Cyber risk is the most significant threat to the banking industry, the leader of the Federal Reserve Board told a Senate committee Tuesday.
In testimony over the impact of Federal Reserve and Treasury actions to counter the financial effects of the coronavirus crisis before the Senate Banking Committee, Fed Chair Jerome H. (“Jay”) Powell tagged cybersecurity at the nation’s banks and financial firms as the greatest risk to the financial system.
Powell noted that the banking system is “highly capitalized,” “much better at measuring its risks,” and ”well fortified” against losses from loan defaults. However, he indicated, the risks that those positions protect against is different from cyber attacks.
“The risk we haven’t really faced the full brunt of yet is a successful cyber attack on a financial institution of some kind – be it a financial market utility, a bank or some other type of financial institution,” he said.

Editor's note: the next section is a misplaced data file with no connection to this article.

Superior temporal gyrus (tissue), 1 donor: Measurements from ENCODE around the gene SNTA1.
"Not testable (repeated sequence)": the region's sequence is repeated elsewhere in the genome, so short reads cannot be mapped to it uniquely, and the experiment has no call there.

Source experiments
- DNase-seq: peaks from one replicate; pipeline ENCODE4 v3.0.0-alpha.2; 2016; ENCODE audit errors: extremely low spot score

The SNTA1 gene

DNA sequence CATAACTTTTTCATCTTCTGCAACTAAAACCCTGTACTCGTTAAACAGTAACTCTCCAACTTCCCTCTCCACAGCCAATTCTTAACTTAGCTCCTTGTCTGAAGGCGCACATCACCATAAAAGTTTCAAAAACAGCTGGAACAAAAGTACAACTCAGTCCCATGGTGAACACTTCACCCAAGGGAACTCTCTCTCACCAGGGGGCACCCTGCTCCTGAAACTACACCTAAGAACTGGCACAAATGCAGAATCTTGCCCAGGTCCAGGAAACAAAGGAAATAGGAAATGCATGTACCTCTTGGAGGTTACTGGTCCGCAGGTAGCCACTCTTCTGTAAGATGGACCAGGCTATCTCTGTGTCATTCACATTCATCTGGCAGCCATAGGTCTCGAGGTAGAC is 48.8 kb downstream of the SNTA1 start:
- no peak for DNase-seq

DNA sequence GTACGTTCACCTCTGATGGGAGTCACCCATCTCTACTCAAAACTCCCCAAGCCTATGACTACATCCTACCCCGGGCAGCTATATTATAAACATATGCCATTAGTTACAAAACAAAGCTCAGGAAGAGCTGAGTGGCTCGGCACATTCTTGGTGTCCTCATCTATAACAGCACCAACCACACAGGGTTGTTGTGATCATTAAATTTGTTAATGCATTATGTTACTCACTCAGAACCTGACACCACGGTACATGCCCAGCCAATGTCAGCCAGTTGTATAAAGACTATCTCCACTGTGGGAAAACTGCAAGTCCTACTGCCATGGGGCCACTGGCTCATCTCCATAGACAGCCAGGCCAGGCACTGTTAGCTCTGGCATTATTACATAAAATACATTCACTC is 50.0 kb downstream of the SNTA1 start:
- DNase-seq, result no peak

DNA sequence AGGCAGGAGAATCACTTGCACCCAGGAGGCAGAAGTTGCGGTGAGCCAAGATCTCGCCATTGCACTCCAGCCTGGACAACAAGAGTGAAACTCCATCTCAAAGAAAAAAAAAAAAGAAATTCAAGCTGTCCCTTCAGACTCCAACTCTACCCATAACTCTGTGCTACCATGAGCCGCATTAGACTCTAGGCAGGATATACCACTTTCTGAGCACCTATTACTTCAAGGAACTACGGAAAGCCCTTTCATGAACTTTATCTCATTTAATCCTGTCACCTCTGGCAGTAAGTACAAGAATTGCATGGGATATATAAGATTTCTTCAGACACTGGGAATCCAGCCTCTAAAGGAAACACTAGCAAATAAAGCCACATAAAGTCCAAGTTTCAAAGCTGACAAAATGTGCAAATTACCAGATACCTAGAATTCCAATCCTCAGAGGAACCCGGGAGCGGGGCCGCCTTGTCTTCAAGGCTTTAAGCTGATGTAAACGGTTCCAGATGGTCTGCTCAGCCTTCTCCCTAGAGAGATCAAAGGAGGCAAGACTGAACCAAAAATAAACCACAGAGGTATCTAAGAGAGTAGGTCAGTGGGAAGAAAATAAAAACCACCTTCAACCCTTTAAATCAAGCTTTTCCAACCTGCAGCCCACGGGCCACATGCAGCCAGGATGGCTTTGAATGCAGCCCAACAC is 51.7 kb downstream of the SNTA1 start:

Powell indicated that preparing to face that risk is “something of a very high priority.”
Treasury Secretary Janet Yellen, also testifying before the committee, asserted that threats to financial stability have grown out of activity in the shadow banking sector, many of which she said “came to light during the pandemic.” She also highlighted climate-related risks. She said she is addressing both as chair of the Financial Stability Oversight Council (FSOC).